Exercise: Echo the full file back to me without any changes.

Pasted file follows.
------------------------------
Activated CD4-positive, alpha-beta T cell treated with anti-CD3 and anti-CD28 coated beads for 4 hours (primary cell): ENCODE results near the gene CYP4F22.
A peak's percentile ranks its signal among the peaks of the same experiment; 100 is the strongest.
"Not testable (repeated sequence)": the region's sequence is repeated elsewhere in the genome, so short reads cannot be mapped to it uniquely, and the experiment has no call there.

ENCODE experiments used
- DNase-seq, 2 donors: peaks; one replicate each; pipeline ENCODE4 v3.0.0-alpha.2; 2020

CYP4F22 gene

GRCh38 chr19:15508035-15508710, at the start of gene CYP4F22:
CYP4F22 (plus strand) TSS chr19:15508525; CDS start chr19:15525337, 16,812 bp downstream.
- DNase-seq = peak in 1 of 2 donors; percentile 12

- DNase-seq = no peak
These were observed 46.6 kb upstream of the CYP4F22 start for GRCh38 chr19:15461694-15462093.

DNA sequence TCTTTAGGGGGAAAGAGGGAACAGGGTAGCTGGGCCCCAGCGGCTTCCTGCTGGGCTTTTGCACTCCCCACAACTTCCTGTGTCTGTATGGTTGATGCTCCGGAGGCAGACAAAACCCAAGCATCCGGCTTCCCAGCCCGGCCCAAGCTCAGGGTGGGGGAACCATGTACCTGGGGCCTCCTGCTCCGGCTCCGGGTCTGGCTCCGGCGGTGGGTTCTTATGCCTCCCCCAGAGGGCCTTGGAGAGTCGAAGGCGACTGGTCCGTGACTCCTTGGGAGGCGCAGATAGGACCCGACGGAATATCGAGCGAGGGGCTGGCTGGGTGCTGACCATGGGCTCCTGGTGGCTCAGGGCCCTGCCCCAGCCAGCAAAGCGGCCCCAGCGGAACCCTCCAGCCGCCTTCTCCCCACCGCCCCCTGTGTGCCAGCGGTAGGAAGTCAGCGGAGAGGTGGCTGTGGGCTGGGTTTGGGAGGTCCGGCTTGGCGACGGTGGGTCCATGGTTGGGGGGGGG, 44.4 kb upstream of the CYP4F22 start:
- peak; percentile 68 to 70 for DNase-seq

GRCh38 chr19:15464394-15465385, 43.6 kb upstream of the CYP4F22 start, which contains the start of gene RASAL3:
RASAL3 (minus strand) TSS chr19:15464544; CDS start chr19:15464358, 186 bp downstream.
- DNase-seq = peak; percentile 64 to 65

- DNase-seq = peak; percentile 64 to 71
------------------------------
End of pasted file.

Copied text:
Activated CD4-positive, alpha-beta T cell treated with anti-CD3 and anti-CD28 coated beads for 4 hours (primary cell): ENCODE results near the gene CYP4F22.
A peak's percentile ranks its signal among the peaks of the same experiment; 100 is the strongest.
"Not testable (repeated sequence)": the region's sequence is repeated elsewhere in the genome, so short reads cannot be mapped to it uniquely, and the experiment has no call there.

ENCODE experiments used
- DNase-seq, 2 donors: peaks; one replicate each; pipeline ENCODE4 v3.0.0-alpha.2; 2020

CYP4F22 gene

GRCh38 chr19:15508035-15508710, at the start of gene CYP4F22:
CYP4F22 (plus strand) TSS chr19:15508525; CDS start chr19:15525337, 16,812 bp downstream.
- DNase-seq = peak in 1 of 2 donors; percentile 12

- DNase-seq = no peak
These were observed 46.6 kb upstream of the CYP4F22 start for GRCh38 chr19:15461694-15462093.

DNA sequence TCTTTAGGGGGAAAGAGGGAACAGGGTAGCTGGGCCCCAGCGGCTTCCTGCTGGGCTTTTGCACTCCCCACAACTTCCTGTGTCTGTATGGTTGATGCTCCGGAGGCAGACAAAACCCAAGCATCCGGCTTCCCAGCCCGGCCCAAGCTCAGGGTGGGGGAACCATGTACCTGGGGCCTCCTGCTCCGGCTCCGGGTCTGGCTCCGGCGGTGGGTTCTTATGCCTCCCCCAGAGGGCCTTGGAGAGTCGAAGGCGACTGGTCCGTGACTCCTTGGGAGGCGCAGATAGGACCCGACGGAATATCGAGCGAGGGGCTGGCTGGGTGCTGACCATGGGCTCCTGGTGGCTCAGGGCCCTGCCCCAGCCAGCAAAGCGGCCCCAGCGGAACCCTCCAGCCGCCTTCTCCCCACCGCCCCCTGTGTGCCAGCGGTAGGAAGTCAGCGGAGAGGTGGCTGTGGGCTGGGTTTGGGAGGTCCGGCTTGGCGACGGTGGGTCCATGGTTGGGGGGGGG, 44.4 kb upstream of the CYP4F22 start:
- peak; percentile 68 to 70 for DNase-seq

GRCh38 chr19:15464394-15465385, 43.6 kb upstream of the CYP4F22 start, which contains the start of gene RASAL3:
RASAL3 (minus strand) TSS chr19:15464544; CDS start chr19:15464358, 186 bp downstream.
- DNase-seq = peak; percentile 64 to 65

- DNase-seq = peak; percentile 64 to 71